Relief comes in many shapes and sizes. Tired teachers sign off from Zoom calls with a satisfied fatigue on Fridays. College students nearly skip with levity and relief when they turn in finals and term papers. Families sigh in relief and smile in gratitude when results from biopsies come back negative. The entire Pacific Northwest danced with relief when rain fell to dissipate the heaviness of fire-filled air.
The nature of the burden and the length of time it has been borne appropriately shape the extent of corresponding relief when the burden has been finally lifted.
I am certain Noah waited with bated breath when he sent out the dove, hoping for signs of habitable earth after weeks of unprecedented flooding. When the dove came back bearing a branch, I imagine there were shouts of relief from the remnant of humanity who had been trapped with animals in a floating zoo. Abraham and Sarah laughed in relief when they finally held Isaac, their long-awaited, promised son. God’s people, long-accustomed to silence after the last words from the prophet Malachi, likely ran in relief to the shores of the Jordan to listen to John the Baptizer. Simeon and Anna, whose eyes were long-strained in search of the promised Messiah, looked upon Jesus through tears of relief.
But all of these moments of real relief pale in comparison to the relief of the resurrection. The Marys went to the tomb of their beloved Jesus despairing and helpless, convinced their hopes of Him being the Messiah were dashed. Despite the fact that he had healed and saved others, Jesus of Nazareth had not been healed, but harmed. The body of their beloved who had brought life and light wherever he went was sealed in a dark, dank tomb, along with their hopes.
All the collective moments of relief from all the heavy burdens of humanity ought to be like a feather in the scales compared to the relief of the resurrection. Death does not have the last word. The fear of death that had dogged the steps of humanity since Adam and Eve were ushered out of the garden Eden was lifted with the body of Christ.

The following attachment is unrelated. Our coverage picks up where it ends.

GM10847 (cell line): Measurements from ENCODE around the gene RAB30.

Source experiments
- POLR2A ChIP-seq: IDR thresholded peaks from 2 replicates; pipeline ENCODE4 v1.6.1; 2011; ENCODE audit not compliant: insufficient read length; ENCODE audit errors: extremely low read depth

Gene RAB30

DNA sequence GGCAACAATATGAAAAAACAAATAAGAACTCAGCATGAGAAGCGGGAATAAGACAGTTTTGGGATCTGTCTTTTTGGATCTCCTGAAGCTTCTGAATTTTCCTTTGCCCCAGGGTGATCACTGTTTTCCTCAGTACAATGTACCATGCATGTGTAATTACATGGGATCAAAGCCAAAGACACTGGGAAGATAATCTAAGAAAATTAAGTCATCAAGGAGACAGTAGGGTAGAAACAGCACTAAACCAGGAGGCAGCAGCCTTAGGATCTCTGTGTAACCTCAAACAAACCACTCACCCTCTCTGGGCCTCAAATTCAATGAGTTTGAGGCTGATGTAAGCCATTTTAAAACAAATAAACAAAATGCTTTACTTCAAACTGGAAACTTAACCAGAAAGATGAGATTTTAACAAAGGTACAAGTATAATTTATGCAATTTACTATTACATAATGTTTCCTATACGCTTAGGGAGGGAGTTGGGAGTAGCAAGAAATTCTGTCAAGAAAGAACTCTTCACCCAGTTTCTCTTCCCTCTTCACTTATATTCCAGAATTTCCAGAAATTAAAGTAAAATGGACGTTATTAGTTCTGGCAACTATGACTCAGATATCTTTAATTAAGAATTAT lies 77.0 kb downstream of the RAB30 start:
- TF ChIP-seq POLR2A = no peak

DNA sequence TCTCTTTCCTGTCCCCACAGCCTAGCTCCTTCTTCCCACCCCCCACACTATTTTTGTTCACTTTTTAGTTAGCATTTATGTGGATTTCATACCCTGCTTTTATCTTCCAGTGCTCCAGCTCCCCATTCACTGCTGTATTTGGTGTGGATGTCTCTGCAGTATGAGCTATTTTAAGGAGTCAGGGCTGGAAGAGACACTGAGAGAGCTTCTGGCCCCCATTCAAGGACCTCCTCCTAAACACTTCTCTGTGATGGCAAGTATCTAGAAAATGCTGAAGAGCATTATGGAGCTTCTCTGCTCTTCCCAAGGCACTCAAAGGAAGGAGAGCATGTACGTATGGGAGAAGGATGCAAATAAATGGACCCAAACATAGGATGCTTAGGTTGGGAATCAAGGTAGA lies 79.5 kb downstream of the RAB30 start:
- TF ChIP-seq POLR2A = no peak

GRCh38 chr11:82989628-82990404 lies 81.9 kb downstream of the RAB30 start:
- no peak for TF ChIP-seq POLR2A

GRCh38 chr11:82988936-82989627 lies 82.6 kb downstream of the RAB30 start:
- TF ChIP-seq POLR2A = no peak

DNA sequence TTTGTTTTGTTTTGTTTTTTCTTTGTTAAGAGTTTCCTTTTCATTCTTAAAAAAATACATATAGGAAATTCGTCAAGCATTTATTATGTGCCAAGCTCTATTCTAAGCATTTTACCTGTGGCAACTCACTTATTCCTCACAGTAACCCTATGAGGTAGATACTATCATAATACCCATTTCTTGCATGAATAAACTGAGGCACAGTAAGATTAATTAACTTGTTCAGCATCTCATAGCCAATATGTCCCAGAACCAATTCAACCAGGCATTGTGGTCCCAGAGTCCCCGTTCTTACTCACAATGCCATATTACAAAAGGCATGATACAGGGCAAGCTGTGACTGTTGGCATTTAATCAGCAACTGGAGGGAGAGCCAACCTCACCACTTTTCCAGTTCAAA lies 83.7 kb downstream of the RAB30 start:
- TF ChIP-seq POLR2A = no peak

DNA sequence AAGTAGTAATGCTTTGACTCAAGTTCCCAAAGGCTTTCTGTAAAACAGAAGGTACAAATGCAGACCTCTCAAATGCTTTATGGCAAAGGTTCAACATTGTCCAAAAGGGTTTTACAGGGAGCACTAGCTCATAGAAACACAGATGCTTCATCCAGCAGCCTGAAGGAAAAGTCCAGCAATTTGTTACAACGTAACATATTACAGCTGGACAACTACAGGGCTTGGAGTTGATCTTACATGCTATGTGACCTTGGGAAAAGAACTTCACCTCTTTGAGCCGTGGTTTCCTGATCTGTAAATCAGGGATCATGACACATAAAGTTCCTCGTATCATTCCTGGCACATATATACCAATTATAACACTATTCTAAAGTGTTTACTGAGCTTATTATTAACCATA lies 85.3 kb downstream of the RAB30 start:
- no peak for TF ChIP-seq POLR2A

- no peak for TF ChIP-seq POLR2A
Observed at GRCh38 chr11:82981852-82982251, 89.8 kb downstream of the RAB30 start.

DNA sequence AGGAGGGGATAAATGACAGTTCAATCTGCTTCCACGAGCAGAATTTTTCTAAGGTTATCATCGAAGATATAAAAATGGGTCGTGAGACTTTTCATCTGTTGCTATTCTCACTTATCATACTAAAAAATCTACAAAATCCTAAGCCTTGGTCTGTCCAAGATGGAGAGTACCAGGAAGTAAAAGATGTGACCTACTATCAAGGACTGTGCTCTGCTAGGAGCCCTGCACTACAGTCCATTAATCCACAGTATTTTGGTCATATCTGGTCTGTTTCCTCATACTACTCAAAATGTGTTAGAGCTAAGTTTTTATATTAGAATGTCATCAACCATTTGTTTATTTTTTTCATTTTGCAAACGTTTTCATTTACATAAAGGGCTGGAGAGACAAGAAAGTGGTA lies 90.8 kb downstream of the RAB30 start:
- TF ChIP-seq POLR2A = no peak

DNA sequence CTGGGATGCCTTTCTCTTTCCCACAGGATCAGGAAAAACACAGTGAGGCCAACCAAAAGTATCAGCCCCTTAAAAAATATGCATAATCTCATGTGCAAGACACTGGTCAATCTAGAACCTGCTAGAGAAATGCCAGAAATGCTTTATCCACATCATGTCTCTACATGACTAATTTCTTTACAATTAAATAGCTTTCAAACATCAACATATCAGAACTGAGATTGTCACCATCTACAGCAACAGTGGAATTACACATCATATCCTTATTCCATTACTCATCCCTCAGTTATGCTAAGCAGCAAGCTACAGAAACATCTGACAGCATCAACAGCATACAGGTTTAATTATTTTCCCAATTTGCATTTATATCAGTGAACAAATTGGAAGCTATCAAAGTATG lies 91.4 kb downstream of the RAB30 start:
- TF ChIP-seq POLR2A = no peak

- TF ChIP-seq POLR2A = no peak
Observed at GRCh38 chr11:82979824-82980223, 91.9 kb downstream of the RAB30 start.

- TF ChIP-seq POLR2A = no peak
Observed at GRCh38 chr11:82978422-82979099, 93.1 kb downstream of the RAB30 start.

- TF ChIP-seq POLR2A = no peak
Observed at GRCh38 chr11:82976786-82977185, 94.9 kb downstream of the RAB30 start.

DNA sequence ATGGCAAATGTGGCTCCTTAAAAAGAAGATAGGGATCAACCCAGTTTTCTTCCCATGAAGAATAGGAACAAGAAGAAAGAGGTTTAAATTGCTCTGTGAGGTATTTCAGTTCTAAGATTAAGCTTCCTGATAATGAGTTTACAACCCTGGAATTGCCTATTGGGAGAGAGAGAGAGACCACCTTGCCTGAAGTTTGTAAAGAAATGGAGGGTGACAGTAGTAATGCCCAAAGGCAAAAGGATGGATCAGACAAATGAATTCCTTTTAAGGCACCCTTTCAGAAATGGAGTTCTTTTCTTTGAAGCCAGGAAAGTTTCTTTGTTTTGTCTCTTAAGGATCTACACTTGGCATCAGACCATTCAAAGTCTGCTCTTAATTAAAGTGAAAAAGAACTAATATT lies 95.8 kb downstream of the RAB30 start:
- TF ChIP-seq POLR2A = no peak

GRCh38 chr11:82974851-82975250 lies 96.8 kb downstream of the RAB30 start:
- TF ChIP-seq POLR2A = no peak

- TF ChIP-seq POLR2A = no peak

As the writer of Hebrews so clearly stated to the Jewish believers, “through the power of death,” Jesus “delivered “all those who through fear of death were subject to lifelong slavery” (Hebrews 2:14-15). The fuzzy, far-off promises of the prophet Isaiah, “He will swallow up death forever (Isaiah 25:8) came into clear focus that morning when the grave clothes were folded and vacant.
Unfortunately, we tend to forget the relief that comes from the resurrection of Christ. The relief that is meant to enliven our every step toward glory and the levity of hope that is meant to lighten our souls in the most grave situations are lost on most of us. We are so focused on our present circumstances and the problems that weigh on us presently, that we tend to forget that our Christ has conquered death and risen up underneath it, lifting our burdens with himself.
We find ourselves looking forward to smaller sighs of relief like the weekend, the end of the election season, and an upcoming vacation, and it is right to enjoy these moments of rest. However, we don’t have to swim the seas of dread, waiting for tiny islands of relief. The rock solid reality of the resurrection is meant to be a bridge of relief that enables all of our days. The resurrected Christ who stood up from the tomb is meant to help us bear up under our own burdens.
I don’t know the exact burdens you carry today, but I know that they are heavy and hard. I know that we are a weary people in a weary land during a wearisome time. I know that it feels like the weights are crushing the ever-living life out of us. But that is not the end of the story. The resurrected and reigning Christ has given is the downpayment for the the coming day of great relief. With the psalmist we can say with confidence, “Blessed be the Lord who daily bears our burdens” (Psalm 68:19, NASB).